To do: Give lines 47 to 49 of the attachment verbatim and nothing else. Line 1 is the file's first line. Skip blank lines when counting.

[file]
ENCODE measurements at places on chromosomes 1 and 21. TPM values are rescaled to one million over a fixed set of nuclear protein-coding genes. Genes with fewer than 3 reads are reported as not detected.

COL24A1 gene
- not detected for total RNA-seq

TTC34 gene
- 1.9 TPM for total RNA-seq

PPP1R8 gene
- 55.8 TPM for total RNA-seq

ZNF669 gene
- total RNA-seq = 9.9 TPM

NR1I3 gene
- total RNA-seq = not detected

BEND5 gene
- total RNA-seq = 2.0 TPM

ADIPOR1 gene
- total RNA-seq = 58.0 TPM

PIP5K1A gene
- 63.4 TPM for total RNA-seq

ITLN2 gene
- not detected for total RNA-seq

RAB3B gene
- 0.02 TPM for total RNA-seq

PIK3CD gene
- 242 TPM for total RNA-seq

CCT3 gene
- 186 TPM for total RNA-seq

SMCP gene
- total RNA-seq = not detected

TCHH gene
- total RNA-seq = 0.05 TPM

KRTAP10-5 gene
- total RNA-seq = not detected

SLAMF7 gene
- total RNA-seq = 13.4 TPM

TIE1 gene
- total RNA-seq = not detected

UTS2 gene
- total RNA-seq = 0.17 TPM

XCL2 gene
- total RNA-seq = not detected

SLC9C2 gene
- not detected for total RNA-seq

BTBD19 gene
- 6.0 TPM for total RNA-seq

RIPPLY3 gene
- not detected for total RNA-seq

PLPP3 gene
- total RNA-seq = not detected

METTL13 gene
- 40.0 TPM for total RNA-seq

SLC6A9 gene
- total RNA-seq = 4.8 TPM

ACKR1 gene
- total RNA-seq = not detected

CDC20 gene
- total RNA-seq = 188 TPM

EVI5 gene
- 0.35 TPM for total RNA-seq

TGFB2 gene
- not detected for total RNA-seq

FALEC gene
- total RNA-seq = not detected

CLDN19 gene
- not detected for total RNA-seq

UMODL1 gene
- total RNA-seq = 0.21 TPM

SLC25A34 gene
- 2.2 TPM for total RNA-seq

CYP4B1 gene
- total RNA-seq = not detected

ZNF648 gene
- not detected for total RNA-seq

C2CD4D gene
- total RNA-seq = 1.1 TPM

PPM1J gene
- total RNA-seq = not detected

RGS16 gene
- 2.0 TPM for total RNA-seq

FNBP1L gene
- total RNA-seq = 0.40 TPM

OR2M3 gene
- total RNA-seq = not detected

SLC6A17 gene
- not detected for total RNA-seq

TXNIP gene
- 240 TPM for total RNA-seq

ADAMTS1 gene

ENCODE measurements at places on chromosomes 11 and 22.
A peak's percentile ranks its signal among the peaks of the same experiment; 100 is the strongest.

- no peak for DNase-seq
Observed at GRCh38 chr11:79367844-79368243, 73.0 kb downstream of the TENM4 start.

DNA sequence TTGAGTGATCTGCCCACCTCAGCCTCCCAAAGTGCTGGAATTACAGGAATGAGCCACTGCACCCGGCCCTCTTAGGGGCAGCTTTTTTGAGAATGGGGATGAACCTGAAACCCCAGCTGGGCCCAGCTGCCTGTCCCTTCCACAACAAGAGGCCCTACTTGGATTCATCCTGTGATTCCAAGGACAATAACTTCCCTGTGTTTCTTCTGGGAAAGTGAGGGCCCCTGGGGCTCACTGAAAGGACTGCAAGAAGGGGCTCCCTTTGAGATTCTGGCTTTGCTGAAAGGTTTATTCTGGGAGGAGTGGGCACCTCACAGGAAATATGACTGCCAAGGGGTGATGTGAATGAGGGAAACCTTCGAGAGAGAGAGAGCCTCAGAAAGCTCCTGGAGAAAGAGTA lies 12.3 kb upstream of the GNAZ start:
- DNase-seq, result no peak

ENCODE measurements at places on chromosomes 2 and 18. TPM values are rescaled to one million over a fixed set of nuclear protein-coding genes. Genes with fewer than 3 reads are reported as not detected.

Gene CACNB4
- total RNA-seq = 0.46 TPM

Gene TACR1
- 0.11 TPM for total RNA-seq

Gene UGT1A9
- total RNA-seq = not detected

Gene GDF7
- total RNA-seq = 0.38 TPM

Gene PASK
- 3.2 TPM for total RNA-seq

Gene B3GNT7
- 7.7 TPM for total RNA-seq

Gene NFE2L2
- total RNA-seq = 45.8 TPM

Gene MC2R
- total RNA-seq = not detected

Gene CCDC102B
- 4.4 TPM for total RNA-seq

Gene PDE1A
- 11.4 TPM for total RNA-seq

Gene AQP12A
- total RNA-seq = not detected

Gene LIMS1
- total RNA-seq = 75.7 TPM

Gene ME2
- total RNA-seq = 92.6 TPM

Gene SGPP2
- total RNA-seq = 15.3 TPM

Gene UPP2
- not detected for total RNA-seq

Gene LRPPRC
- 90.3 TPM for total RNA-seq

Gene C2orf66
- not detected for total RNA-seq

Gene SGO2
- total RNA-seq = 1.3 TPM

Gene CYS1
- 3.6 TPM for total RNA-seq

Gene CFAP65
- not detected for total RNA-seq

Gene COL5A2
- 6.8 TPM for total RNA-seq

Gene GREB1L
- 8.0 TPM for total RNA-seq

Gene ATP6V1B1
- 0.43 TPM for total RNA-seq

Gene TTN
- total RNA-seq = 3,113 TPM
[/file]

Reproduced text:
- total RNA-seq = not detected

METTL13 gene
- 40.0 TPM for total RNA-seq